Rosenwald is a documentary on the partnership by which Sears, Roebuck & Company head and philanthropist Julius Rosenwald (1862-1932) and African-American communities in the South built schools during the early 1900s.
The service of New Roads High School, built in 1950 and pictured here in 1955, was combined with that of the Rosenwald School of 1922 to form a consolidated Rosenwald High School of grades 1-12 in 1959.
For Pointe Coupee Parish, the cooperation of Rosenwald with local leaders was a milestone in education for African-American youth. Schools established by the Freedmen’s Bureau in New Roads and other parish communities in the wake of the Civil War were short-lived owing to lack of funding by the federal government and distressed local conditions owing to repeated floods and epidemics. The goals of the Pointe Coupee Industrial and High School on False River in 1900 by Prof. P.L.A. Planving were stymied by his tragic assassination only three years later.
Most public schools for Pointe Coupee’s African-American youth during the late 19th and early 20th centuries, supported in part by the School Board, were conducted in Baptist churches or benevolent society halls, with limited supplies and shorter terms than those for their white counterparts. Older residents further recall their frequent inability to travel the often considerable distances between home and school owing to adverse weather conditions and lack of transportation.
AREA ROSENWALD SCHOOLS
Julius Rosenwald, a self-made millionaire, was the son of German Jewish immigrants. He, like many other Americans, was alarmed by the accounts of anti-Jewish pogroms in early 20th century Russia and began to more fully realize the ill treatment of the African-American population in his own country. Developing a friendship with Booker T. Washington, Rosenwald extended assistance to Tuskegee Institute and helped coordinate the building of schools for African-American children throughout the south.
Through fundraising and “sweat equity” participation within the respective communities, Rosenwald was able to construct 5,357 Rosenwald schools by the time of his death in 1932. These accounted for approximately one-third of all African-American elementary schools prior to the end of United States educational segregation in 1954 and the resultant construction of larger, more modern facilities.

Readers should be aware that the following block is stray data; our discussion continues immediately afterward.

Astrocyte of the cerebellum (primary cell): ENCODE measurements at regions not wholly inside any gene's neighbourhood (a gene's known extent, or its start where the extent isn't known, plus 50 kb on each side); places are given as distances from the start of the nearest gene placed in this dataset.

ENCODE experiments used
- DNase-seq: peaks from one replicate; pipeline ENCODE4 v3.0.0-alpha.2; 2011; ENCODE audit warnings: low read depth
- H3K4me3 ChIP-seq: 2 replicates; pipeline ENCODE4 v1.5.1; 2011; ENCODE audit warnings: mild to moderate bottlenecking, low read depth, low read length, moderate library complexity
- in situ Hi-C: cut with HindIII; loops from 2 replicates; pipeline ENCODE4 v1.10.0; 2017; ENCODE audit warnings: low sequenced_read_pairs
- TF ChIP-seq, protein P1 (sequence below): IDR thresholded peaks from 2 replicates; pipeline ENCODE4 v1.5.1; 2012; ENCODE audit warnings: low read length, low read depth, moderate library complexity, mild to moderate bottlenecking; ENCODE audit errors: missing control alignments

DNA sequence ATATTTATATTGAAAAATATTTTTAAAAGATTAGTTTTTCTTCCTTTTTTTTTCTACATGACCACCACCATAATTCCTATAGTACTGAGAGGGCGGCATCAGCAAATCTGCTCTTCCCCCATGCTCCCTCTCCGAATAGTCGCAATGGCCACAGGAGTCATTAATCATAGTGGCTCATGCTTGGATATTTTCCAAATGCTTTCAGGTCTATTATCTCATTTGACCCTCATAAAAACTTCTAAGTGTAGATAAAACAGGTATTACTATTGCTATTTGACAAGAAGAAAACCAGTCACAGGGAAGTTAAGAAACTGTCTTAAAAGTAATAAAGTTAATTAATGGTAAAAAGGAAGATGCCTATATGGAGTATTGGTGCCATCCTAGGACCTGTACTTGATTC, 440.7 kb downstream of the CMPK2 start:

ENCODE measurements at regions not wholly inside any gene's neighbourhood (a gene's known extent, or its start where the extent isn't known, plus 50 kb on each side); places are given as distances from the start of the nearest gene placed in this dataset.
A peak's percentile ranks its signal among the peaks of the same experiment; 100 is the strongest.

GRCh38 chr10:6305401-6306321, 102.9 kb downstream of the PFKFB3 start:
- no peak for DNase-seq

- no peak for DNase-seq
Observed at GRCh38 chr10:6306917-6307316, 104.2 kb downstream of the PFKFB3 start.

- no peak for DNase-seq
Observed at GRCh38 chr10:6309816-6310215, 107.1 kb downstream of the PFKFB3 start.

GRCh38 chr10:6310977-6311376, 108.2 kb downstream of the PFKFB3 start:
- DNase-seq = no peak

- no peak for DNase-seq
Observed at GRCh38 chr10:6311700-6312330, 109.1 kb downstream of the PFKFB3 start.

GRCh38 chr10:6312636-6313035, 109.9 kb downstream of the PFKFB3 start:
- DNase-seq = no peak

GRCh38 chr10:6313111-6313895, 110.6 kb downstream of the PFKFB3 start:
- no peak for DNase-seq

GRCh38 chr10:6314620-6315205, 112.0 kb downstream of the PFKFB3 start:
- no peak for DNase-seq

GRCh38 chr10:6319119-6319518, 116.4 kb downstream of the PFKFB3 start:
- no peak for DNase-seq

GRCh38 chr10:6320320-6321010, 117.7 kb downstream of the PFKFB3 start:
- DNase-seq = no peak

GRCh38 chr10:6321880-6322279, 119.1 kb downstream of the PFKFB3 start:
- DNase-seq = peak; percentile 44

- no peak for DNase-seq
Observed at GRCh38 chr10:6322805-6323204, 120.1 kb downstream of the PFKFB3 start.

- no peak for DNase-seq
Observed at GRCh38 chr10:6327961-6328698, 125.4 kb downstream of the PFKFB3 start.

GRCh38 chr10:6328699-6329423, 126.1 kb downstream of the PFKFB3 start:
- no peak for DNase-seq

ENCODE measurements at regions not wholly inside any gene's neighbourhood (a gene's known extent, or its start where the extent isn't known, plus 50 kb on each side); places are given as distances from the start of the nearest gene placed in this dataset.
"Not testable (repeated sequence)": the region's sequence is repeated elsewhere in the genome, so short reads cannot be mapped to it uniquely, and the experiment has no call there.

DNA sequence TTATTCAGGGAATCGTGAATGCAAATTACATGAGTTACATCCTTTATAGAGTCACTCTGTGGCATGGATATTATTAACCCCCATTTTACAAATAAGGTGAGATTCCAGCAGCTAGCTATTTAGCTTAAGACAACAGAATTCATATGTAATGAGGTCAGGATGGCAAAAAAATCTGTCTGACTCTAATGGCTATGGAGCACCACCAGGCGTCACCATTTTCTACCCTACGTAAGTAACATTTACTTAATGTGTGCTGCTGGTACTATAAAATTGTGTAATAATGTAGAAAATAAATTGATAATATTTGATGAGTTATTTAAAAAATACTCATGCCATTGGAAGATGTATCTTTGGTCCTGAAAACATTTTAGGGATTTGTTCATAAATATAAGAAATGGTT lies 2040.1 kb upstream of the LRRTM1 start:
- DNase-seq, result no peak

In Pointe Coupee Parish, Julius Rosenwald and local supporters were able to build schools in New Roads, Ventress and Lottie. The New Roads school, conducted by two teachers, was established during the 1921-22 budget year on a 2.5 acre lot on upper New Roads St. Its total cost was $2,750, for which Rosenwald contributed $800, African-American citizens $1,200, white citizens $250 and public funding $500, according to the Fisk University Rosenwald database.
The Ventress Rosenwald school, established in the 1922-23 budget year on a two-acre lot on the Island of False River opposite New Roads, was also conducted by two teachers. Its cost of $2,900 was alleviated by Rosenwald’s contribution of $700, $1,600 by local African-Americans and $600 by the general public.
In Lottie, the Rosenwald school was a one-teacher facility, built on a two-acre lot, in the 1923-24 budget year. Its total cost was $1,375, to which Rosenwald contributed $400, local African-Americans $575, whites $100, and the general public $300.
By the 1955-1956 school term, the Rosenwald School of New Roads included grades 1-8, while nearby New Roads High School, established in 1950, accommodated grades 9-12. The two institutions were consolidated in 1959 as Rosenwald High School, housing grades 1-12. The Pointe Coupee Parish School Board’s subsequent parish-wide consolidation program included the pairing of Poydras High School and Rosenwald, with Poydras becoming the elementary facility and Rosenwald the high school by 1983. The year 1991 was marked by the opening of Pointe Coupee Central High School, the closing of Poydras, and Rosenwald being designated the area’s elementary school. Thus the hallowed Rosenwald name is perpetuated.